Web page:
• The majority of provider M&A is executed within, rather than across, these local markets.
  • 75% of provider systems are self-contained within any single local healthcare market.

We were surprised at the consistency that we found in local healthcare markets. Thinking through it more closely, it made a lot of sense: In order to create outcomes required by CMS, providers must develop and execute a local population health strategy, meaning that they’re organizing themselves to control care from diagnosis to discharge.  

Does This Mean That Pharmaceutical Companies’ Deployments Are Broken?  

The map of approximately 104 LHMs combined with the associated ZIP code file resulting from our analysis has proven to be a valuable diagnostic tool, which we’ve used to examine pharmaceutical organizations’ performance across the U.S. We’ve found that, in many cases, customer engagement teams aren’t aligned to these LHMs but often are aligned across LHMs. This means that these teams are required to navigate within different healthcare environments, serving different organized providers with limited ability to strategically and holistically understand and address everything from customer needs to contract status. The result is a less effective commercial and medical organization, and below average customer engagement.  


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Meanwhile, if customer engagement teams were aligned to LHMs, reps and account managers could, for example, communicate the importance of an IDN’s treatment policies such as their prescribing guidelines and associated physician report cards on the product selection of an affiliated, clinically integrated network. Increased coordination would make these engagement teams better able to influence the key opinion leaders, pharmacists and hospital administrators who are responsible for these policies.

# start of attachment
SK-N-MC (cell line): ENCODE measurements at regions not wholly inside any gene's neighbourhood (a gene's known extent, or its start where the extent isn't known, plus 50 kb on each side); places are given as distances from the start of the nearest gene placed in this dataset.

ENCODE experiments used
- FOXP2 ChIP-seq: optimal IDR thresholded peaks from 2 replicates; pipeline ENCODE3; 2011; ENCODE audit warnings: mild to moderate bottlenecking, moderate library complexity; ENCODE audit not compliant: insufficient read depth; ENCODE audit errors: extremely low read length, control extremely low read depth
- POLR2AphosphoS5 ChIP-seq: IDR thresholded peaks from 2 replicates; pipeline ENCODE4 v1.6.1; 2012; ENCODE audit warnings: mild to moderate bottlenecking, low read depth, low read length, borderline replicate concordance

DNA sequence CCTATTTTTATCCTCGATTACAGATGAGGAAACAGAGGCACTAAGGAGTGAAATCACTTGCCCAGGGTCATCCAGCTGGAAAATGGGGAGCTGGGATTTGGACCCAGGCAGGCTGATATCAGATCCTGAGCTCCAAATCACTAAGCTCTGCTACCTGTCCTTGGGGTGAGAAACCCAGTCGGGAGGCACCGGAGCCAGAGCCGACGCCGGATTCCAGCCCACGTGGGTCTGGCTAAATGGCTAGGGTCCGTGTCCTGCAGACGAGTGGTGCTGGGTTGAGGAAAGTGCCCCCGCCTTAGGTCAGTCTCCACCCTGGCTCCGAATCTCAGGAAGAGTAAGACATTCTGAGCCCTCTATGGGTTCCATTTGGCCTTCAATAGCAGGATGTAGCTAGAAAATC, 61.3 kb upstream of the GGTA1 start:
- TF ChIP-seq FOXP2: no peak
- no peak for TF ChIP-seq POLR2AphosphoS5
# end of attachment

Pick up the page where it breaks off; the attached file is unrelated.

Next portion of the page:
Furthermore, pharmaceutical manufacturers will need to be better attuned to local healthcare markets as the LHMs continue to develop their response to the ACO-led increased focus on patient outcomes. Customers will be enacting local population health strategies, and to secure premier status, manufacturers will need to show the value of their product within the context of these local strategies.  

Aligning customer engagement teams to local healthcare markets is especially important as pharmaceutical companies increase their B-to-B engagement strategies. Detailed understanding of these LHMs, including local market strategies, provider affiliations, parent-child relationships, patient referral networks and payer-provider dynamics, will be essential to the success of a manufacturer’s account management program. 

As the U.S. healthcare market continues to undergo change, providers are expected to continue vying for share of patients within these local healthcare markets. This leaves many manufactures wondering where to begin. At the very least, current sales and medical field teams should be aligned with the LHMs where their most important customers are designing their own public health strategies. Doing so will help pharmaceutical companies begin a longer journey, allowing field teams to generate richer customer insights that enable manufactures to better deliver value and to improve their customer experience. 


Topics: Pharma, healthcare ecosystem, m&a, Paul Darling, pharmaceuticals, local healthcare market, sales territory alignment, LHM